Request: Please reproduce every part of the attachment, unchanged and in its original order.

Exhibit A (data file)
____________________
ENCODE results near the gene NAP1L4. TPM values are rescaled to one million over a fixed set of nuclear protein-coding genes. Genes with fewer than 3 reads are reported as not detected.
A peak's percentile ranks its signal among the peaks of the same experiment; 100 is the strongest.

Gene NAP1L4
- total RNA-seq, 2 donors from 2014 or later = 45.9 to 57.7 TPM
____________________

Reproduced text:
ENCODE results near the gene NAP1L4. TPM values are rescaled to one million over a fixed set of nuclear protein-coding genes. Genes with fewer than 3 reads are reported as not detected.
A peak's percentile ranks its signal among the peaks of the same experiment; 100 is the strongest.

Gene NAP1L4
- total RNA-seq, 2 donors from 2014 or later = 45.9 to 57.7 TPM